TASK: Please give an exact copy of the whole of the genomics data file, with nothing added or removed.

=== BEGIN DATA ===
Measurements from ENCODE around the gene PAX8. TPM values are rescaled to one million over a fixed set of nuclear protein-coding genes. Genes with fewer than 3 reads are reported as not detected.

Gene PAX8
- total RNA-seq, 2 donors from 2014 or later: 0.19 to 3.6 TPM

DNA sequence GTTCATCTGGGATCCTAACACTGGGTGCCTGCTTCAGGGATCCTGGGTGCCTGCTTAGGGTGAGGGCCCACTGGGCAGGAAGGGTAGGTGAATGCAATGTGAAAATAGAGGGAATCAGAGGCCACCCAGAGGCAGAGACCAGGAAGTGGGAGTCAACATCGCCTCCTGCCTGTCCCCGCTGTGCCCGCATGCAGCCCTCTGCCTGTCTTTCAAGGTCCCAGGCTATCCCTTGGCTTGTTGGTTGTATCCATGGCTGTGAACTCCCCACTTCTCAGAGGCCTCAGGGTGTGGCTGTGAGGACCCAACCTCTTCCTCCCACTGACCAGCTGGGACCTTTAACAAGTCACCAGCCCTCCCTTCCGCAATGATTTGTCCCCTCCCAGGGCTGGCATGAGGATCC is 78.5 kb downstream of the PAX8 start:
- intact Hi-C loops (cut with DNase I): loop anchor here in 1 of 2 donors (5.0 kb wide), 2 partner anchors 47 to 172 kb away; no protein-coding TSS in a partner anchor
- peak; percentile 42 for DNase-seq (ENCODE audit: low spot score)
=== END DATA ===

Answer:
Measurements from ENCODE around the gene PAX8. TPM values are rescaled to one million over a fixed set of nuclear protein-coding genes. Genes with fewer than 3 reads are reported as not detected.

Gene PAX8
- total RNA-seq, 2 donors from 2014 or later: 0.19 to 3.6 TPM

DNA sequence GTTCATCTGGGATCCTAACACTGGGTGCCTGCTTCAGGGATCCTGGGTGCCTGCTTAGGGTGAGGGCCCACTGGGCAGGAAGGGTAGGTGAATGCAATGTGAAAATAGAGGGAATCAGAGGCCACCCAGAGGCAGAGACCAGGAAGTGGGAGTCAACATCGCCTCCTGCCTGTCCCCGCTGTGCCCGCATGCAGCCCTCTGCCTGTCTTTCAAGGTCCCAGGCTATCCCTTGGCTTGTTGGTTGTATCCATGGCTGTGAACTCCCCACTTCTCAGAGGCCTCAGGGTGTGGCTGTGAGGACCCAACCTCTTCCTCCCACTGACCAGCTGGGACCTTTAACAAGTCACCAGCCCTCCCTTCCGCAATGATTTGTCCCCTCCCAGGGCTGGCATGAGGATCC is 78.5 kb downstream of the PAX8 start:
- intact Hi-C loops (cut with DNase I): loop anchor here in 1 of 2 donors (5.0 kb wide), 2 partner anchors 47 to 172 kb away; no protein-coding TSS in a partner anchor
- peak; percentile 42 for DNase-seq (ENCODE audit: low spot score)